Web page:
Home > Jewellery exhibit: Display of innovation in clay design

Jewellery exhibit: Display of innovation in clay design

Some of Shazia Mirzas’s jewellery pieces on display. PHOTOS: AYESHA MIR/EXPRESS

Some of Shazia Mirzas’s jewellery pieces on display. PHOTOS: AYESHA MIR/EXPRESS


“I have been teaching at the National College of Arts (NCA) since 1976. After viewing these designs, all I can say is that the artist has made clay look better than gold,” said Mahmoodul Hasan Jafri.

Shazia Mirza’s clay jewellery exhibition titled Earth, Body and Cycle, commenced on Thursday at the NCA’s Zahoorul Akhlaq Gallery.

The artist showcased 28 handcrafted jewellery designs.

Mirza said she had done her bachelor’s in ceramics in 1993. She currently heads the Ceramics Department.

She said she had learnt jewellery-making during her postgraduate studies at SUNY New Paltz, New York.

“I was on a scholarship so I decided to take as many courses as possible. I have two areas of expertise; ceramics and jewellery-making. In my work for this exhibition, I have turned clay into jewellery,” she said.

Mirza said she had conceived the idea last month during an art residency in Fuping, China, where she worked with clay from Xian region.

She said the clay was similar to that used to make the famous terra cotta warriors.

“Eight of the designs in the collection were produced in China for local tourists,” she said.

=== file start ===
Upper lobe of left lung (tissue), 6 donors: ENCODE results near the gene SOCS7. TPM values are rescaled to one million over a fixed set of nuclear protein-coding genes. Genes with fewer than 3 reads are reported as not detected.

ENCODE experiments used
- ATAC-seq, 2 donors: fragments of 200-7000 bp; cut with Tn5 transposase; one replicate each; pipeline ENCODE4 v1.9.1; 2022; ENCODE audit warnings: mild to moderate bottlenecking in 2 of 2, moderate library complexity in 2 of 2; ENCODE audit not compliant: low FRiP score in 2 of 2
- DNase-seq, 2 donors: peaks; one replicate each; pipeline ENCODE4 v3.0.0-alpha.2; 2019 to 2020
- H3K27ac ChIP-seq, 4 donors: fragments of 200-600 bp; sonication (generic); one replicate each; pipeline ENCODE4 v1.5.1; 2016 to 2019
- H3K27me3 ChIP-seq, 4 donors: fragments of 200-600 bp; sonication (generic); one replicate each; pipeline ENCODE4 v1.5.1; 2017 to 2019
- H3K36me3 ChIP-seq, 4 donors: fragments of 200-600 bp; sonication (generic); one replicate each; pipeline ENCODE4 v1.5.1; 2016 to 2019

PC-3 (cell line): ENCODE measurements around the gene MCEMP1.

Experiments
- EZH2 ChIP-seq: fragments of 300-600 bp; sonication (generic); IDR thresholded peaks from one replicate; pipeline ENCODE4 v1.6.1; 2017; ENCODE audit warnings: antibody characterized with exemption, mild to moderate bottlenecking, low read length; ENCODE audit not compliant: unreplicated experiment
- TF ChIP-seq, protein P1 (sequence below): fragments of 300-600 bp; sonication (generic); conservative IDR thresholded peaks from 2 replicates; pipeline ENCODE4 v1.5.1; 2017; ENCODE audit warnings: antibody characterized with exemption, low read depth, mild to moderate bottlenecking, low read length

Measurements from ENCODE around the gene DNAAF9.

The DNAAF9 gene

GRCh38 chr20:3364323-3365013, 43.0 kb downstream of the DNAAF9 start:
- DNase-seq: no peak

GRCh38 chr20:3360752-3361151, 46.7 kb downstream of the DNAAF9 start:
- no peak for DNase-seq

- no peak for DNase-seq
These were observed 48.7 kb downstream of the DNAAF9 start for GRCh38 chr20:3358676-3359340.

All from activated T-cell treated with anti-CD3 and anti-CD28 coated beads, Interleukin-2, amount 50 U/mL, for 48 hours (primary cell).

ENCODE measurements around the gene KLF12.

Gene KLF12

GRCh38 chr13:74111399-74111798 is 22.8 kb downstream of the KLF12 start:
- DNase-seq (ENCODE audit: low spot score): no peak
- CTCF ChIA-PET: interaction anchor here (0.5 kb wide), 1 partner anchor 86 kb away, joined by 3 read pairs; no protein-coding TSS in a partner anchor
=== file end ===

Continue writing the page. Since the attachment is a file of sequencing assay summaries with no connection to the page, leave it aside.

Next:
Mirza said her work had been displayed at the Scandinavian Museum at FuLe International Ceramic Art Museum.

“In this exhibition, I have focused on design. These designs are being mass produced to be sold at affordable prices. These are meant for the common man who values art and should be able to afford it,” she said.

NCA Principal Murtaza Jafri was also present for the opening ceremony.

“The work produced by NCA’s faculty is a source of inspiration for its students. Students get tired of being told what to do. They find inspiration in their mentor’s innovations,” he said.

“When art teachers exhibit their work, they showcase the essence of the institution,” he said.

“When you hear ceramics, you think of pottery. By using clay, Mirza has shown that one does not need metals or precious stones to create something valuable. It is evident that it is the quality of design that matters and not the material used,” he added.

The exhibition will close on October 9.

Published in The Express Tribune, October 2nd, 2015.

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